JOURNAL OF NATURAL RESOURCES ›› 2016, Vol. 31 ›› Issue (1): 52-63.doi: 10.11849/zrzyxb.20141693

• Resource Ecology • Previous Articles     Next Articles

Ecological Footprint of Rural Households and Its Determinants in Agro-pastoral Interlaced Region

HAO Hai-guang1, LI Xiu-bin2, ZHANG Hui-yuan1, ZHANG Ji-ping3   

  1. 1. State Key Laboratory of Environmental Criteria and Risk Assessment, Chinese Research Academy of Environmental Sciences, Beijing 100012, China;
    2. Institute of Geographic Sciences and Natural Resources Research, CAS, Beijing 100101, China;
    3. Beijing Municipal Research Institute of Environmental Protection, Beijing 100037, China
  • Received:2014-12-22 Online:2016-01-20 Published:2016-01-20
  • Supported by:
    National Natural Science Foundation of China, No; 41471092 and 41161140352

Abstract: The impact of human production and consumption on ecosystem is always at the center of academic attention, and an understanding of their linkages is important for effective environmental policy and decision-making. Based on rural household survey data in Taipusiqi County, Duolun County, and Zhengxiangbaiqi County in the Inner Mongolia Autonomous Region, China, we calculated ecological footprint of rural households to identify the impacts of production and consumption on ecosystems in agro-pastoral interlaced region, and further investigated its determinants including household characters, income, income structure, labors, and land endowment. Considering the nature of goods consumed and produced by farm households, we defined and calculated six kinds of ecological footprint (EF): total production footprint (PEF), arable land production footprint (APEF), grassland production footprint (GPEF), total consumption footprint (CEF), arable land consumption footprint (ACEF), and grassland consumption footprint (GCEF). The calculation and analysis results showed that: 1) the CEF was 0.559 ghm2 per capita, and the PEF was 2.045 ghm2 per capita in 2011. The PEF was three times more than the CEF. The farm households can be divided into three groups according to the size of their ecological footprint: high EF group, medium EF group and low EF group. Most of the rural households belong to the low EF group, and the size of GCEF and GPEF determines which group they belong. 2) The ecological footprint, especially the GCEF and GPEF had a significant positive correlation with income, which indicated that increasing of income more depend on livestock production and the household with more income consume more livestock products. Part-time farming or non-farming employment reduces the occupancy of local natural resources to some extent. 3) The ethnic minority households, the households with higher proportion of income obtained from livestock rearing, and the households with more grassland per capita had bigger ecological footprint and bigger GCEF and GPEF, while their ACEF and APEF were smaller. Considering the vulnerable ecosystem in agro-pastoral interlaced regions, ecosystem conservation policy makers should fully understand the differences of EF among farm households and the determinants, and take measures to reduce the ecological footprint and improve the welfare of farm households such as establishing and improving the ecological compensation mechanism, transforming livestock-rearing patterns from an extensive style to an effective style, encouraging non-farming employers to move out of rural area, and improving the diversification of livelihoods of farm households, so as to mitigate the environmental pressure caused by rural households.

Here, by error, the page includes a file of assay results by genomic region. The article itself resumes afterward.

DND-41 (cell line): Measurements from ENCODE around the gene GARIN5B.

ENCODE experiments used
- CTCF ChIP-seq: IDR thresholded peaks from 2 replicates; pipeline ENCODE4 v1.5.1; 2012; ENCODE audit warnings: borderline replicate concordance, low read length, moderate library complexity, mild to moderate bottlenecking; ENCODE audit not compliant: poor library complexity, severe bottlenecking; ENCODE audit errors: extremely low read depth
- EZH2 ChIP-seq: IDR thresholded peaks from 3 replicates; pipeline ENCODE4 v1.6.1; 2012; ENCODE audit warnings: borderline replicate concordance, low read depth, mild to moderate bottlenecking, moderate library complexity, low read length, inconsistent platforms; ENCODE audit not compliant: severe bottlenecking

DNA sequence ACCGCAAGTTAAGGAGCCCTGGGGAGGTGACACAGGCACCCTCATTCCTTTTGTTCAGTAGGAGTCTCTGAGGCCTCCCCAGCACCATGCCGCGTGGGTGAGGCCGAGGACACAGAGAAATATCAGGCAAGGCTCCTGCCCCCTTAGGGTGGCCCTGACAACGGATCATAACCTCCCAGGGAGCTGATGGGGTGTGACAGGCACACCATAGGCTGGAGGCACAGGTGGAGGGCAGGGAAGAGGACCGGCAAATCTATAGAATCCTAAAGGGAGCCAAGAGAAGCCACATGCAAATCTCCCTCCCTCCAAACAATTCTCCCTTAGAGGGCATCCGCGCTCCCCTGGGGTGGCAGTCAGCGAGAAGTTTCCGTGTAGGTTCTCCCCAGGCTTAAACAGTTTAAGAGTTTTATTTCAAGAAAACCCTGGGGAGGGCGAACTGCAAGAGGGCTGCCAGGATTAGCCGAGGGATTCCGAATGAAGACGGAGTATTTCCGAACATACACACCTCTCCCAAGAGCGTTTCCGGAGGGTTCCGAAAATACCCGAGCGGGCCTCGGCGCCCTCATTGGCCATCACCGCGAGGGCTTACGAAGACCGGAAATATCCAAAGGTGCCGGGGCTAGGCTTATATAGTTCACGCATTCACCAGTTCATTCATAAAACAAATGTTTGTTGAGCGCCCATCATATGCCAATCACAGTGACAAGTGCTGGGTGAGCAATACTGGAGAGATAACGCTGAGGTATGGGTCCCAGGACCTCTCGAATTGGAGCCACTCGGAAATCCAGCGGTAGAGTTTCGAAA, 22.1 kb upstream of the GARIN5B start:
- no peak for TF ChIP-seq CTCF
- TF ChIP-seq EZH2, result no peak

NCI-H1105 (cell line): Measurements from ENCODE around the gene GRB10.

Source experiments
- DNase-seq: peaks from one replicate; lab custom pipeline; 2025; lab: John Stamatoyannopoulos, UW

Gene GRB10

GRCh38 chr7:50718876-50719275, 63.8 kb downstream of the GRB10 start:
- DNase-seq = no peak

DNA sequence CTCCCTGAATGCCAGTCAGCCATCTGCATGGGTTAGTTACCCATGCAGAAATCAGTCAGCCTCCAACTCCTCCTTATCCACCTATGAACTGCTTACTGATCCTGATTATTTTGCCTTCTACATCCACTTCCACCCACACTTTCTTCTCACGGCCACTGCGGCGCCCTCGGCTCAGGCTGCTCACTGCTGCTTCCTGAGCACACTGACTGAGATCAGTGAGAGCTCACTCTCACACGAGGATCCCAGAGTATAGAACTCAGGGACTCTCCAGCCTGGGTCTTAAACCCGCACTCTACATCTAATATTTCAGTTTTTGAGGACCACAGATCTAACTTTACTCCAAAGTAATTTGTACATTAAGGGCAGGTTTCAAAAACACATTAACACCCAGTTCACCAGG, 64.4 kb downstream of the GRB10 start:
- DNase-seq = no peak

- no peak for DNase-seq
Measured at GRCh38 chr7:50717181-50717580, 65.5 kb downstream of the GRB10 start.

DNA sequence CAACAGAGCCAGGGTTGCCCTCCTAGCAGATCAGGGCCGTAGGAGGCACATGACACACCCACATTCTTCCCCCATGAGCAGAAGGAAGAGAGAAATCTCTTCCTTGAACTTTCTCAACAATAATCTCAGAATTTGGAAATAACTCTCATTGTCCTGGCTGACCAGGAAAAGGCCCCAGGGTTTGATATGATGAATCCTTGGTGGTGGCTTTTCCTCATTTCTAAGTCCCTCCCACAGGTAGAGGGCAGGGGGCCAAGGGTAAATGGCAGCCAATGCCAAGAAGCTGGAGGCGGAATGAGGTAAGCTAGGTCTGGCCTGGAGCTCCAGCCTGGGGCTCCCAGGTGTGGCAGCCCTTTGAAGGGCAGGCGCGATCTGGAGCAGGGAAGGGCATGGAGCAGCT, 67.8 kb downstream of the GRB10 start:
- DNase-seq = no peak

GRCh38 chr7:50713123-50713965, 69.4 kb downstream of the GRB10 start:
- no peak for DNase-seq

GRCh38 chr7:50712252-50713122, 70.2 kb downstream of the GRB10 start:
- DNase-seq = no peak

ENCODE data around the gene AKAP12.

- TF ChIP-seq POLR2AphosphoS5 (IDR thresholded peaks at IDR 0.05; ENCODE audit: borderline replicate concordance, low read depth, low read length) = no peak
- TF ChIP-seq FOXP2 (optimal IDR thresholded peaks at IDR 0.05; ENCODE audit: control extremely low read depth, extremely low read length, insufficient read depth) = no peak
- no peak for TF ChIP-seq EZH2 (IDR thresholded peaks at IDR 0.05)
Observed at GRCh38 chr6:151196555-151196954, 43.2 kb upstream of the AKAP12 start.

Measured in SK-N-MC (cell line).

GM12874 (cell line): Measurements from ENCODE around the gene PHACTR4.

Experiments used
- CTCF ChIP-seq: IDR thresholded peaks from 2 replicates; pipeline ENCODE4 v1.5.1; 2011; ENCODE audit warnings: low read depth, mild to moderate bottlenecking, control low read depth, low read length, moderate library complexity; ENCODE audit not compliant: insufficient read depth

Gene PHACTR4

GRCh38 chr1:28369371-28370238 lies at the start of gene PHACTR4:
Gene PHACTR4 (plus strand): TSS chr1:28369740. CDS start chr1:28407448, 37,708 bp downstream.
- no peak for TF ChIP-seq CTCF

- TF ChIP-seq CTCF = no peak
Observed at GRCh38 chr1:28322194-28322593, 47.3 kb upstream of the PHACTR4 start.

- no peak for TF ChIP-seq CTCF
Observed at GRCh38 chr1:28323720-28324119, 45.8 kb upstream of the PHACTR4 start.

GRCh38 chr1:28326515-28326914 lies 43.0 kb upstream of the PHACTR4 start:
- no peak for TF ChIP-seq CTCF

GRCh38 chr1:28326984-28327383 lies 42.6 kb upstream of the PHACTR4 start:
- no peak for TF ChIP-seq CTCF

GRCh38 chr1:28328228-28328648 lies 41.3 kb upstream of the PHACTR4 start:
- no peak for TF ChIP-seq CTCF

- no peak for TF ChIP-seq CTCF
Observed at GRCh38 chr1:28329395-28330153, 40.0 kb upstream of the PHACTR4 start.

CLC Number: 

  • X37